It’s year end, and some virtualization beat writers are desperate for something to tempt eyeballs and hopefully lift their click-through rates. Anything for a bit of cheer. And since real news is lacking, and research and analysis are no longer required, why not make something up? Now, if you’re lacking any creativity, have no research whatsoever to base your work on, and you’re facing a deadline, you could always dig up something else that one of your colleagues made up a while ago, and re-hash it. That fine graduate degree in literary arts should allow you to re-cast the familiar plot in fine sounding prose, and with any luck the punters will go for it. After all, if he said it, it must be true, right? And who cares, as long as we get some clicks.
I think I’ve concluded that there are a few people whose predictions about the future I will never believe. They are precisely those who are compensated based on clicks and not insight, and who seldom take the time to check for data or accuracy. So, just for the record, here are a few facts for the next person who cares to predict the imminent demise of XenServer.
Citrix XenServer added over 35,000 new customers in 2009 in the virtual infrastructure category alone, and we saw over 200,000 downloads of the product within three quarters. XenServer is also a fully supported feature for every one of the ~200,000 customers of Citrix XenApp, and we have seen tremendously strong uptake in the core Citrix business virtualizing XenApp. XenServer is also merely a feature of XenDesktop, and is currently the supported platform for Netscaler VPX. In the delivery of Virtual Desktops XenServer is critical to XenDesktop because it outperforms every other hypervisor for desktop workloads (yes, including ESX – and even when VMware’s sub-optimal memory optimizations are turned on). XenServer is also the only alternative to VMware that meets 100% of the Burton Group’s requirements for enterprise production virtualization.
XenServer is incredibly strategic for Citrix. Our development goal for next year is to be able to optimally deliver over 100,000 virtual desktops. To successfully do so requires us to be able to deal with over 10GB/s of sustained block I/O for desktop OSes, deliver over 100Mb/s of 3D desktop traffic, and offer the fabulous “HD” user experience for which Citrix delivery solutions are renowned. In doing this, we will also be the pre-eminent virtual infrastructure platform for private and public clouds.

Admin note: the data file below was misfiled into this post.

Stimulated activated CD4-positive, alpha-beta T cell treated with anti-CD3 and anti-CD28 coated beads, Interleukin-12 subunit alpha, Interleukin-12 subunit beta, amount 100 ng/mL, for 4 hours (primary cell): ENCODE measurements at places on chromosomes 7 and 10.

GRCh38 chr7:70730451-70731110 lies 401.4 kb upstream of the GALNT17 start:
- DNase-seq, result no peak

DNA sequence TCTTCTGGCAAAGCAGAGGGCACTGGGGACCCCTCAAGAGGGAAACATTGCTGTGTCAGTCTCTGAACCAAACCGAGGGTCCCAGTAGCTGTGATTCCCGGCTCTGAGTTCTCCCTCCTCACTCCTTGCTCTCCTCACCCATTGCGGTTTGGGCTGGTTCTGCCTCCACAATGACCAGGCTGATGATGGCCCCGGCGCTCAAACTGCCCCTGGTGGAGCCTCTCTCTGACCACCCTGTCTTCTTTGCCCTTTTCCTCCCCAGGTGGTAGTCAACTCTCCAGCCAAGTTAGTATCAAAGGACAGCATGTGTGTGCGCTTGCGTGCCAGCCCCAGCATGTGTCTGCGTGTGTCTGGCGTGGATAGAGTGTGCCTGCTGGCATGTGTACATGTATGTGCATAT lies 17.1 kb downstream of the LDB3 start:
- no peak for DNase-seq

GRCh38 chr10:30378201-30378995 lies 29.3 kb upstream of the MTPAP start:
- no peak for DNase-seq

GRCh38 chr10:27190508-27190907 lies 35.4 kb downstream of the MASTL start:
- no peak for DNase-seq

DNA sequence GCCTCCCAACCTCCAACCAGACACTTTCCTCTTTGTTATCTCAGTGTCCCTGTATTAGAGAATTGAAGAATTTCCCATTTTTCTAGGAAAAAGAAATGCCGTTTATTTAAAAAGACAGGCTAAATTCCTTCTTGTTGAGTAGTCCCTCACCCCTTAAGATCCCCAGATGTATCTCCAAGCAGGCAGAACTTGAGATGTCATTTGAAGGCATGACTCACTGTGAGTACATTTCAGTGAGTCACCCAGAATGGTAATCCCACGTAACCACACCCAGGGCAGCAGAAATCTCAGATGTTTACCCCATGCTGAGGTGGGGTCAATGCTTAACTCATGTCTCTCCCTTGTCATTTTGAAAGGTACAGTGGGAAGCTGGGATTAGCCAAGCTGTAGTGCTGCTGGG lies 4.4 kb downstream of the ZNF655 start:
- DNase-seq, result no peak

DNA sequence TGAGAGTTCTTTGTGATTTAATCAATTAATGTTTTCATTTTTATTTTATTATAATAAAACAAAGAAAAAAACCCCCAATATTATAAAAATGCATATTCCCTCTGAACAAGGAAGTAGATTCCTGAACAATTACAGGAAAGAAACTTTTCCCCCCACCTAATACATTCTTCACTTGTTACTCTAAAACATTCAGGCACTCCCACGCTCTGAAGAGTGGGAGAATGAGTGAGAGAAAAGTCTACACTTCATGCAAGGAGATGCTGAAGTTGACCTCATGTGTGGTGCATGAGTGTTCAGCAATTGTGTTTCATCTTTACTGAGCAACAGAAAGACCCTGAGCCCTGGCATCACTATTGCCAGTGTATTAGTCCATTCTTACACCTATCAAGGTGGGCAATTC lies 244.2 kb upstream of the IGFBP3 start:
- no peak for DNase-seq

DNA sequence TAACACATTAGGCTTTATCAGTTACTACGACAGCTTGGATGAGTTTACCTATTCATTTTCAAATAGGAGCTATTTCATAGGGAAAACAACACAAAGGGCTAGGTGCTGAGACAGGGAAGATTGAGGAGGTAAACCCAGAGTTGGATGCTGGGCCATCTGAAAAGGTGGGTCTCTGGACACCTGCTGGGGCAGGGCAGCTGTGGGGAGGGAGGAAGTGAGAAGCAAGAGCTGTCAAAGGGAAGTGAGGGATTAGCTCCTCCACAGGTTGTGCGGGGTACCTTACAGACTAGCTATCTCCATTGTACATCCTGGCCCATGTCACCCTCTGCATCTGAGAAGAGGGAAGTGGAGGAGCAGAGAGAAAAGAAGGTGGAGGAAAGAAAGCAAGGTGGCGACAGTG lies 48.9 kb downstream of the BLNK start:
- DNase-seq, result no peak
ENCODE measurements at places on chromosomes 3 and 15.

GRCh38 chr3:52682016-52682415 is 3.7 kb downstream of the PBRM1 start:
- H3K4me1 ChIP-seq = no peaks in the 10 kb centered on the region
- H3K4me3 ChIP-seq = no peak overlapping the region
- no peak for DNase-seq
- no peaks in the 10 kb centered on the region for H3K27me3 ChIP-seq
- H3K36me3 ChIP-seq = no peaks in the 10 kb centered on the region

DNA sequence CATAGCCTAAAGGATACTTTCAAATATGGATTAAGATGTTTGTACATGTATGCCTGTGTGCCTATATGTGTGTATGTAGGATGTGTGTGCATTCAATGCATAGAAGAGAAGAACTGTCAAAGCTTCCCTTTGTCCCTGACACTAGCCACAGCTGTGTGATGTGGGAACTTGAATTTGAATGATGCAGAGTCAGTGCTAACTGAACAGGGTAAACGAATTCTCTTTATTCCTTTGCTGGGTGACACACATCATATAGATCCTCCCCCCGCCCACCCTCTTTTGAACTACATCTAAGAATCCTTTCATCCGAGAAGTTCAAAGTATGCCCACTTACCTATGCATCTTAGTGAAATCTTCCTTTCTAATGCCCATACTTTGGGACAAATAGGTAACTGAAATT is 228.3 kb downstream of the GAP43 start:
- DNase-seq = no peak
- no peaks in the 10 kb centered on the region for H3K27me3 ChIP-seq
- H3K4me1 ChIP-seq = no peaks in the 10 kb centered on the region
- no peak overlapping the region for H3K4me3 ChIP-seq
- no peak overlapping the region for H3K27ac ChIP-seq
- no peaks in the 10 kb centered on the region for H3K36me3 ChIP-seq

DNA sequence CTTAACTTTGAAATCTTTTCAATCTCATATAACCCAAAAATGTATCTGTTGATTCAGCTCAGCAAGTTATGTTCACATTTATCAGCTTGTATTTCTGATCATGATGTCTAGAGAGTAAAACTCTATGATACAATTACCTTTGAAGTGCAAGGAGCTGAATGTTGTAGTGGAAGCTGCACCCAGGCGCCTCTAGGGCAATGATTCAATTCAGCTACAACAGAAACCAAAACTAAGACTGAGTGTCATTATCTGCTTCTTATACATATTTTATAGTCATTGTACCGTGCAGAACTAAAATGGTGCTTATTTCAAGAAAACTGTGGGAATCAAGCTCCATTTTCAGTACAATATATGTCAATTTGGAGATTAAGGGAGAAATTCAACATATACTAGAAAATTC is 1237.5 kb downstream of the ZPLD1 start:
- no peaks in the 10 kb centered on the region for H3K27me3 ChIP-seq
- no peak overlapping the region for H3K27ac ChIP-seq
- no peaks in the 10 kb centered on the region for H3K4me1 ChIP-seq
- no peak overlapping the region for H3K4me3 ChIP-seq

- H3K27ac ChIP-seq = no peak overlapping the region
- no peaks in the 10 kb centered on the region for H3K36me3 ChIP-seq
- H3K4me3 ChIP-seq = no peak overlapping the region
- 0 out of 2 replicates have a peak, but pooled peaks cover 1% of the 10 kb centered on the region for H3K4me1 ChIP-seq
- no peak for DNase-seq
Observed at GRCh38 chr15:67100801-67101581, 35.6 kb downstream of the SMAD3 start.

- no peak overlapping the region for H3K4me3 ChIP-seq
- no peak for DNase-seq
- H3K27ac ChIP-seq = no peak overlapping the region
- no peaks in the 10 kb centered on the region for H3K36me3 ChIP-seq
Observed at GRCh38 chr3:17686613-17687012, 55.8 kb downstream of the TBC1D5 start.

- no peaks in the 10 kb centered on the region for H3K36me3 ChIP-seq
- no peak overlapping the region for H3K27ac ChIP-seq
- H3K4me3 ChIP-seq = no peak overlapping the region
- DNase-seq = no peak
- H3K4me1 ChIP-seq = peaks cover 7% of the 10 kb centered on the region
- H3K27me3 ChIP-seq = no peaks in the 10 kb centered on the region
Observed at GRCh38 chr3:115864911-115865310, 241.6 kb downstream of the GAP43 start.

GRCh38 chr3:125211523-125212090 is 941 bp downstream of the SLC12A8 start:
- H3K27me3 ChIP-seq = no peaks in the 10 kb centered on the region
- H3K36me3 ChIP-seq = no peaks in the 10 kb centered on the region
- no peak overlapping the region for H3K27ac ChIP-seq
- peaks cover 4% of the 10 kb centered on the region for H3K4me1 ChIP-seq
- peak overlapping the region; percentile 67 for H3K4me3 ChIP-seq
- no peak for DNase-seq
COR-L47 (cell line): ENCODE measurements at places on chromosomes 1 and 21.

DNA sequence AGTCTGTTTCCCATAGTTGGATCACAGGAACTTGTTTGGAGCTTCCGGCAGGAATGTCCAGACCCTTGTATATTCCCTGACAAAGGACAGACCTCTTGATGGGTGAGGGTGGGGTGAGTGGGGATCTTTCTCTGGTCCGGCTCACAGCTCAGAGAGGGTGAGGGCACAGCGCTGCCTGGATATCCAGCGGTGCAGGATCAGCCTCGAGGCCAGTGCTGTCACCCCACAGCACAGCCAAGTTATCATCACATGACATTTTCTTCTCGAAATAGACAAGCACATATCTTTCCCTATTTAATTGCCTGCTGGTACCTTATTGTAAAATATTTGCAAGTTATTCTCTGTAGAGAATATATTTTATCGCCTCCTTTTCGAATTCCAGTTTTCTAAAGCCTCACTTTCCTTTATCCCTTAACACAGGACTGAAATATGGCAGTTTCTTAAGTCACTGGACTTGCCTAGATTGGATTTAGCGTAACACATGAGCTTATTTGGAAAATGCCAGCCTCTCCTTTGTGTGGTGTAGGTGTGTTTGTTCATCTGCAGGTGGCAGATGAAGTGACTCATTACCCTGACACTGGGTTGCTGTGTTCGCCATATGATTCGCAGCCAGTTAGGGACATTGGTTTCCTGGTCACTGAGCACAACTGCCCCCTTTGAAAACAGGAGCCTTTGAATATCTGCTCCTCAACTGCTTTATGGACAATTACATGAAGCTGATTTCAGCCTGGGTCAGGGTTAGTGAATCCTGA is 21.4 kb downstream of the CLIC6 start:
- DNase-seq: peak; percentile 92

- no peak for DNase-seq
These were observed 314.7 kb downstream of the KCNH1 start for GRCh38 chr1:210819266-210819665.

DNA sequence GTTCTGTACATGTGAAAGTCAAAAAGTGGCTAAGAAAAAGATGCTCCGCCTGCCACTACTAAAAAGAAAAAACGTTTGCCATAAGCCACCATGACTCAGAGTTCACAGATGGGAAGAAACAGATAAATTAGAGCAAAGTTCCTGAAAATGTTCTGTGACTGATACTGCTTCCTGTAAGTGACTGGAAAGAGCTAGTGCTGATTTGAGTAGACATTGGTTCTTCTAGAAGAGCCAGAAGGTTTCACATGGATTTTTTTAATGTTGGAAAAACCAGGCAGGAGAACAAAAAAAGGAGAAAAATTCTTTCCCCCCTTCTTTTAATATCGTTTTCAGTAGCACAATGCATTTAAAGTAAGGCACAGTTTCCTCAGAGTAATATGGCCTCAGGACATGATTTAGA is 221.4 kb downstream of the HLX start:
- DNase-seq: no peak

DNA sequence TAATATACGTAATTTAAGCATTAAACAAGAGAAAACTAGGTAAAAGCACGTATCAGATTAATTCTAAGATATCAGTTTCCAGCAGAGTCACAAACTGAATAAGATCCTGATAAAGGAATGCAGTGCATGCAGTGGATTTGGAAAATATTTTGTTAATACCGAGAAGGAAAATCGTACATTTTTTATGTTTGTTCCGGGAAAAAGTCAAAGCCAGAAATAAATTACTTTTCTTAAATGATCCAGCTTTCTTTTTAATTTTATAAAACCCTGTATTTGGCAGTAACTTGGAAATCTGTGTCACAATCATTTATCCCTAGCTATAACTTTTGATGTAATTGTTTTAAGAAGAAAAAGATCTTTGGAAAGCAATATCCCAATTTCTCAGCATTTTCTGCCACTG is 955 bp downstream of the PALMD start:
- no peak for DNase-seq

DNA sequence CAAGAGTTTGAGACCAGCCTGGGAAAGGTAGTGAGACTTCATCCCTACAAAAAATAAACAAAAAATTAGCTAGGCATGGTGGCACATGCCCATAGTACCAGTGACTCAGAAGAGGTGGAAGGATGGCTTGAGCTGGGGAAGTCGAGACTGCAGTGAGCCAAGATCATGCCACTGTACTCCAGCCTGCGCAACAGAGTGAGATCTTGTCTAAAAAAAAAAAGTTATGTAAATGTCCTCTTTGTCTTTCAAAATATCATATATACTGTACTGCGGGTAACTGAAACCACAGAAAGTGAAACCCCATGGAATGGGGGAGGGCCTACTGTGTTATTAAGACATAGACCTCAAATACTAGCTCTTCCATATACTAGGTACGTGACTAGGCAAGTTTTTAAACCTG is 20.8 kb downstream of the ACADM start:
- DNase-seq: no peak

Now, to specifically take odds with the latest incarnation of the rather tiresome “Xen is dead” theme, it ought to be obvious to anyone with a shred of insight into the industry, that no vendor would acquire 35,000 customers one year, be acknowledged by the leading analyst group in the virtualization industry as having the #2 feature set, and walk away the next. Similarly, no vendor would introduce a critically important strategic feature into their core product one year, and then rip it out the next. Similarly, given our commitment to the open source community, and our powerful community development partnerships with Oracle, Intel, AMD, VA Linux, Fujitsu, Novell, Red Hat and over 45 others, it ought to be rather obvious that delivering a rich set of innovative features into open source would be a theme that we would seek to accelerate, to deliver more features to our partners, and to benefit from the contribution of theirs. Moreover, an assertion that open source is a negative value proposition demonstrates a profound misunderstanding of the major trend in cloud computing, in which a rich enterprise virtual infrastructure foundation, available in open source, is the core building block of every significant Infrastructure as a Service offering.
I thought I’d help my friends at TechTarget get a better understanding of how prolific Xen and XenServer are, and since they have no real research to go on, so I purchased them a small Christmas present: The domains searchxen.com and searchxenserver.com – missing until now from their stable. I will gladly transfer these domains to them, together with the pre-configured automatic email notification that will be delivered to Alex Barrett and Brian Madden every time a download is made from xen.org or XenServer5.com. After all, there’s nothing quite like a thousand emails a day to remind you of a free gift that just keeps giving. Finally, I’ve also registered www.searchcitrix.com and will be giving that to the Citrix team to point forever at blogs.citrix.com or some such, just so there is somewhere where factual information about our products can be guaranteed to be found.
To all who contributed to Xen this year, whether in lines of code or simply by using it, thank you. And to those who have placed a bet on XenServer as a faster, free, simpler and more scalable virtual infrastructure platform than VMware, your confidence in us is not regarded lightly. We prize it. XenServer will will be faster, still free, more scalable, more widely used and superbly supported in 2010, and every year thereafter.
With best wishes for 2010